Juggling two worlds: Ethnic identity of Korean-American college students

Hue-Sun Ahn, University of Pennsylvania


Despite a rapidly growing number of Asian-Americans in the U.S., studies on the acculturation experiences of Asian Americans have been scant as compared to those on African-Americans and Latinos and even fewer studies are available on Korean Americans. Korean-Americans face issues that are different from those of the other three large Asian-American ethnic groups, Chinese Americans, Japanese Americans, and Filipino Americans, mainly because of their differing immigration history. In order to better understand the adjustment of various groups in second culture contact, researchers have attempted to study their second culture acquisition (SCA) process. There have been five major models of SCA to date: assimilation, acculturation, multiculturalism, fusion, and alternation. After reviewing the various models of second culture acquisition, I chose the Alternation Model (LaFromboise, et al., 1993) to help understand SCA because it appears to be least culture-biased and best supported by recent studies. A set of written measures was completed by 210 Korean American college students all over the U.S. and then ten volunteer subjects were chosen for a 30–60 minute individual interview to explore farther issues covered in the survey items. This study investigated the effects of Ethnic Socialization and Cultural Flexibility on SCA in Korean American college students. It also examined the impact of SCA, Cultural Flexibility and Ethnic Socialization on College Stress. The Korean Ethnic Socialization Scale, which is the first of its kind for Korean-Americans, was developed and validated as a part of this study. No significant relationship was found between Ethnic Identity and College Stress or Ethnic Socialization. However, there was a significant relationship between Cultural Flexibility and Ethnic Socialization and also with Ethnic Identity. In addition, there was a significant relationship between Ethnic Socialization and College Stress. Experiences of Korean-American college students regarding their ethnicity and stress are further explored through the ten case studies. Methodological limitations and implications for future research are also discussed.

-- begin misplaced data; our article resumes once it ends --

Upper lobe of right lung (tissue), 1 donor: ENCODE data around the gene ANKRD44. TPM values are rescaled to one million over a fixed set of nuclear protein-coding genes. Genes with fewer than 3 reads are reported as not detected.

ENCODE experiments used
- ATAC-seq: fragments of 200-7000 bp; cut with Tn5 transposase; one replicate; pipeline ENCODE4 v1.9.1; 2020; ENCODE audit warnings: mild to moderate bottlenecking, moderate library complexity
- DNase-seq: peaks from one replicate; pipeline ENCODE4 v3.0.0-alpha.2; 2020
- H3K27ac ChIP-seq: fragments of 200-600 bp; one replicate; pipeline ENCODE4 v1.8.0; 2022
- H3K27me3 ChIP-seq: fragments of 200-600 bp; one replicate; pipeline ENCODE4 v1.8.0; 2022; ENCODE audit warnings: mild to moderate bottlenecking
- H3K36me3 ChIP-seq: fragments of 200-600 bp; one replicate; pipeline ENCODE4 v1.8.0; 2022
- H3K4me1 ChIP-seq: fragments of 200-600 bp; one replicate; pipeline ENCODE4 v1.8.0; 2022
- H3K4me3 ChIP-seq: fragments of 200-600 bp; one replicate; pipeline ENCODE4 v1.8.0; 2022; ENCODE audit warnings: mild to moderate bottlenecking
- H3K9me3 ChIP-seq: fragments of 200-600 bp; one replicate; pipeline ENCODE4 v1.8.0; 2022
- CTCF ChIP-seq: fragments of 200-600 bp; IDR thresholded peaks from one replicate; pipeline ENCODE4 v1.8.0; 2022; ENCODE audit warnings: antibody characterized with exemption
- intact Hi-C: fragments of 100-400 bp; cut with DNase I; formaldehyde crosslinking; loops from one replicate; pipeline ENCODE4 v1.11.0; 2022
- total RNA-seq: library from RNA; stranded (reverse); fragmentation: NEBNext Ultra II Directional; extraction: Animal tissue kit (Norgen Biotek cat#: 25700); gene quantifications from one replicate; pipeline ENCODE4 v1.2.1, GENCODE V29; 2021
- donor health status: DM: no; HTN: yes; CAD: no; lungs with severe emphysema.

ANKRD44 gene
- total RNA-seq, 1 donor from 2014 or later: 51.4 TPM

Subject Area

Educational psychology|Psychotherapy|Academic guidance counseling|Minority & ethnic groups|Sociology

Recommended Citation

Ahn, Hue-Sun, "Juggling two worlds: Ethnic identity of Korean-American college students" (1999). Dissertations available from ProQuest. AAI9926088.